Even though Glouster has been living in recovery for decades, its residents still find strength in their community. Many residents choose to stay in the same community they struggle to survive in. At Mollies Bar townies like Dorothea McClelland, 85, and third generation Glouster resident, Donnie Stanley say they wouldn’t live anywhere else. “We’re family here, a community,” McClelland said.
After learning how to fix cars himself Jamie Spears, 26, a high school drop out, now works part-time at a local auto repair shop. To supplement his income, and support his girlfriend who doesn’t work along with his four kids, he receives food stamps to help pay for food. In Glouster 29 percent of high school students will not graduate this year and 35 percent of people will have to travel an hour or more for work.
A new generation
Third and fourth-generations share the same pond their relatives once enjoyed during Glouster's glory year's. Though residents are felling the pressure to leave Glouster for better opportunities, many families are hopeful that Glouster's next generation will usher in a brighter future.
United State of Texas
The state of Texas in the U.S. has seen a 19 percent population growth. The population increase is changing the population, politics, landscape and stereotypes of Texas.
James Byrd remembered
Ten years after the murder of James Byrd Jr., who was dragged almost three miles behind a pick-up truck June 7, 1998. Shawn Allen Berry, then 24, Lawrence Russell Brewer Jr., then 32, and John William King Jr., then 24 were charged with the crime. King and Brewer were sentenced to death and Berry to life in prison for the racially motivated death of James Byrd Jr.
Ten years after the hate crime murder of James Byrd Jr., Jasper County criminal district attorney's Mike Wilson (left) and Richard Drake (right), hold the chain used to drag Byrd behind the pick-up truck on June 7, 1998.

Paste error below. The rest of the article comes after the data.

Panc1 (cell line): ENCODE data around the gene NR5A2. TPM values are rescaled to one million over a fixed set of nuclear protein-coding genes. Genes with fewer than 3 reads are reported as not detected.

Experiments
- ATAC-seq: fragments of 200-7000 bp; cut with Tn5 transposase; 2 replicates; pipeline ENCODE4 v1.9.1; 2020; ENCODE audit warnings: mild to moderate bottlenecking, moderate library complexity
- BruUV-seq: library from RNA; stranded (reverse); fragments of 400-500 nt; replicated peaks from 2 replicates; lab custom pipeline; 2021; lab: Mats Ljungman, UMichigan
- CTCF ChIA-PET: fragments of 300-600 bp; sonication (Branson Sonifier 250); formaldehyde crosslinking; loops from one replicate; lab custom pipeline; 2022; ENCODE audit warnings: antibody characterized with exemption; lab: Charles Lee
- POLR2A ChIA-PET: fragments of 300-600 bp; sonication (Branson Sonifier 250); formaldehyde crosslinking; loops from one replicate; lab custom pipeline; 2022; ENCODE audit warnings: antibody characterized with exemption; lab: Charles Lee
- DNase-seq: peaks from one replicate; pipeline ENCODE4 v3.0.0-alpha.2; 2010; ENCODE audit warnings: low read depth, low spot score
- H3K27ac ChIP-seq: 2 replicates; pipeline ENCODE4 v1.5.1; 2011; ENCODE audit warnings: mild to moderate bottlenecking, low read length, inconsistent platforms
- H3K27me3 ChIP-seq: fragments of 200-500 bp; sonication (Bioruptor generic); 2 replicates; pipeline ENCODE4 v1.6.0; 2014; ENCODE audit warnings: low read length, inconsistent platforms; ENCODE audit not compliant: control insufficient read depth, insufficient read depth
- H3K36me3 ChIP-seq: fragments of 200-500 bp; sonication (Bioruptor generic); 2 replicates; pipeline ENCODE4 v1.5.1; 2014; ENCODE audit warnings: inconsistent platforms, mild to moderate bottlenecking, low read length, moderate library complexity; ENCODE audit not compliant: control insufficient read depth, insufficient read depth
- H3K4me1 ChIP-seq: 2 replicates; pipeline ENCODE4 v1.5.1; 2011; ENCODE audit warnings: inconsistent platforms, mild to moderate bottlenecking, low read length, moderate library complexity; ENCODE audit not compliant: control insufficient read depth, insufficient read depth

The grave of James Byrd Jr. who was killed in a hate crime when he was pulled behind the pick-up truck in Jasper on June 7, 1998 by Shawn Allen Berry, then 24, Lawrence Russell Brewer Jr., then 32, and John William King Jr., then 24.
Former Jasper County Sheriff Billy Rowles, stands on Huff Creek Road Tuesday, June 3, 2008, just outside of Jasper, where James Byrd Jr., 49, was tied up by a logging chain and dragged almost three miles behind a pick-up truck.
It was right outside the Huff Creek Memorial Chapel on Huff Creek Road where James Byrd's torso was discovered.
Mike Wilson, Jasper County criminal district attorney investigator, was the DA investigator at the time of James Byrd Jr. murder. Wilson feels the sentencing of two death penalties and life in prison for Byrd's three murderers "sent a message to racists across the country."
An old logging road, now overgrown, just off Huff Creek Road, is where James Byrd was beaten and chained to the back of a pick-up truck and dragged almost three miles.
Thousands lined the streets of Jasper while the James Byrd Jr. trial was held inside the Jasper County Courthouse including the media, Klu Klux Klan, Black Panthers, and the public. The event brought nightly national updates from Ted Kopple that was seen around the world in the community of about 5,000.
At left, Dayzha Southwell, 11, Nicole McMullen, 11, and Makayla Riley, 10, play at the Boys and Girls Club of Jasper. The girls said they have heard of James Byrd Jr., before, but were not that familiar with his murder. The Children said they have heard other children use racists words to each other at school, but they don't think it's right.
The pick-up truck that James Byrd Jr., was dragged behind, sits in the Jasper Exxon Towing and Recovery where it hasn't been touched since the trial. The owner of the facility said, "I can't touch it, there's too much evil attached to it."
Betty Boatner, one of Byrds six sisters, stands next her brother's grave in the Jasper City Cemetery. Boatner says she forgives her brother's killers, and says the community has been changed for the better through his death. However, she never wants people to forget the fact that, "he was killed because he was black."